Global Change Ecology

  1. What is the evidence that climate change is occurring, and what is the evidence that it is human caused? Describe some of the effects of climate change on species distributions, community composition, and ecosystem function. 
  2. How is climate change influencing evolutionary processes? As part of your answer, include both a contemporary and a paleontological example.
  3. How do the characteristics of species affect their ability to thrive versus decline in the face of anthropogenic change?
  4. The accelerating spread of non-native species is a major component of anthropogenic global change. a) What characteristics of communities influence their susceptibility to invasion by non-native species? b) What characteristics of non-native species facilitate their ability to become established in novel environments and become invasive?; and c) How is climate range affecting the invasion process? In answering these questions, summarize empirical evidence and discuss and evaluate the conceptual frameworks that have been proposed to address these topics.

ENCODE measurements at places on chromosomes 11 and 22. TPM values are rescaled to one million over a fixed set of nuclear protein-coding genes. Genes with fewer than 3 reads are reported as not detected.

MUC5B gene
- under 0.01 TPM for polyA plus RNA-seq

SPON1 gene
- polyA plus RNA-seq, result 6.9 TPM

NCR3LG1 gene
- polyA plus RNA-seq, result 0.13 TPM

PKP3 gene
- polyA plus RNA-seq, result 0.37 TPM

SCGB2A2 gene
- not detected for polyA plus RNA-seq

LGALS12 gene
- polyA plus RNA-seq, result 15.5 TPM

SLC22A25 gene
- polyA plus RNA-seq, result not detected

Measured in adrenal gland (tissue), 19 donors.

5. A number of ideas have been developed to understand the process of invasion and why non-native species often behave differently in systems that they have invaded as compared to their native systems. Describe 2-3 of the most influential of these ideas and provide examples that illustrate them.
  6. How do individual organisms and populations of organisms respond to environmental change, such as shifts in temperature, rainfall, and competitive interactions at different time scales, from seconds through years and generations? Can the magnitude of a response at one time scale (e.g., days) affect the magnitude of the response at another time scale?

Evolution

Natural Selection & Adaptation

  1. What is adaptive evolution and what is required for it to occur? What are some of the constraints that limit the responses of wild populations to natural selection?